Chitosan for a Natural Weight Loss

Pre cooked shrimps in bowl
piazzagabriella/Getty Images

Often marketed as a natural weight loss aid, chitosan is a dietary supplement made from the shells of crustaceans (such as crabs, shrimp, and lobster). Although supplement manufacturers claim that chitosan can fight fat absorption, there is little scientific support for the weight loss benefits of chitosan.

What the Research Says

For a report published in the Cochrane Database of Systematic Reviews in 2008, researchers reviewed 15 clinical trials (with a total of 1,219 participants) that tested the effects of chitosan on adults who were overweight or obese. Compared to participants given a placebo, study members treated with chitosan appeared to lose significantly more weight and experience beneficial changes in cholesterol levels and blood pressure. However, the report's authors note that many of the reviewed trials were of poor quality. Furthermore, findings from the high-quality trials suggest that chitosan may have a minimal, insignificant effect on weight.

A larger report (published in the American Journal of Clinical Nutrition in 2004) also indicates that chitosan may not be useful for weight loss. Looking at five previously published reviews and meta-analyses (as well as 25 additional clinical trials), the report's authors found "no evidence beyond a reasonable doubt that any specific dietary supplement is effective for reducing body weight." Supplements highlighted in the report included chitosan and yerba mate.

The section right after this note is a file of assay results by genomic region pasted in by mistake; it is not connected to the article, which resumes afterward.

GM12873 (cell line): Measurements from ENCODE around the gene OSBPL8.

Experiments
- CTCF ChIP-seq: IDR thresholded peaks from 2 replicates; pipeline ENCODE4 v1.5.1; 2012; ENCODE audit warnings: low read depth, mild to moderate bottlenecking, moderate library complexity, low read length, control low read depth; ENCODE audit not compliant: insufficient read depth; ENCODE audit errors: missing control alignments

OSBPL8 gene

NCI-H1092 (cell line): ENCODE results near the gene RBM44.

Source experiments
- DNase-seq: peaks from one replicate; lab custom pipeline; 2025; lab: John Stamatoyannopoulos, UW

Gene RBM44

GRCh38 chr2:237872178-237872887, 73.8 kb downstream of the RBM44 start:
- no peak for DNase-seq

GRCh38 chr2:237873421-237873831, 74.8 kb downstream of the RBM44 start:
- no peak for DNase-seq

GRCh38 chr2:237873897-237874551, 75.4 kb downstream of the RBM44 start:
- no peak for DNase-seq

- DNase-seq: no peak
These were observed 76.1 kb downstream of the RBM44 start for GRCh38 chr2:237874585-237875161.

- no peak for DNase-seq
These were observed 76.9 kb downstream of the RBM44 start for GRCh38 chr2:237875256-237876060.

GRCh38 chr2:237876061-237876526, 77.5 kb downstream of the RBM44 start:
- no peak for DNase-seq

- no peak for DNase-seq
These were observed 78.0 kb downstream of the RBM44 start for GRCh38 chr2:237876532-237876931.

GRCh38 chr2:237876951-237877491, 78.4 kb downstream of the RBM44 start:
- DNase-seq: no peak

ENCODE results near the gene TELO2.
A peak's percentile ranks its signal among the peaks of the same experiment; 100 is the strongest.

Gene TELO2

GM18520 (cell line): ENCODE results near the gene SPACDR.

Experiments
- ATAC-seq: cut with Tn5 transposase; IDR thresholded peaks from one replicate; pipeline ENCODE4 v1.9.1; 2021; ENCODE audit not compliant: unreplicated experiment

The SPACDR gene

Some research shows that chitosan may cause certain adverse effects (including constipation and upset stomach) and reduce absorption of essential nutrients (including calcium and vitamins A, DE, and K). In addition, chitosan may cause allergic reactions in people with shellfish allergies.

Due to a lack of research, little is known about the safety of regular or long-term use of chitosan. It's important to keep in mind that supplements haven't been tested for safety and dietary supplements are largely unregulated. In some cases, the product may deliver doses that differ from the specified amount for each herb. In other cases, the product may be contaminated with other substances such as metals.

Also, the safety of supplements in pregnant women, nursing mothers, children, and those with medical conditions or who are taking medications has not been established. You can get further tips on using supplements, but it's important to note that self-treating a condition and avoiding or delaying standard care may have serious consequences. If you're considering using chitosan, make sure to consult your physician first.

Should You Use Chitosan?

Due to the lack of scientific support for its use, chitosan cannot be recommended for weight loss. In order to lose weight, it's important to follow a healthy diet (including a wide variety of vegetables and fruits) and stick with an exercise program that combines aerobic activity with strength training. Improving your sleep hygiene and managing your stress levels may also help promote weight loss.

Was this page helpful?
Article Sources
  • Jull AB, Ni Mhurchu C, Bennett DA, Dunshea-Mooij CA, Rodgers A. "Chitosan for overweight or obesity." Cochrane Database Syst Rev. 2008 Jul 16;(3):CD003892.

  • Memorial Sloan-Kettering Cancer Center. "About Herbs: Chitosan". March 2009.
  • Mhurchu CN, Dunshea-Mooij C, Bennett D, Rodgers A. "Effect of chitosan on weight loss in overweight and obese individuals: a systematic review of randomized controlled trials." Obes Rev. 2005 Feb;6(1):35-42.
  • Pittler MH, Ernst E. "Dietary supplements for body-weight reduction: a systematic review." Am J Clin Nutr. 2004 Apr;79(4):529-36.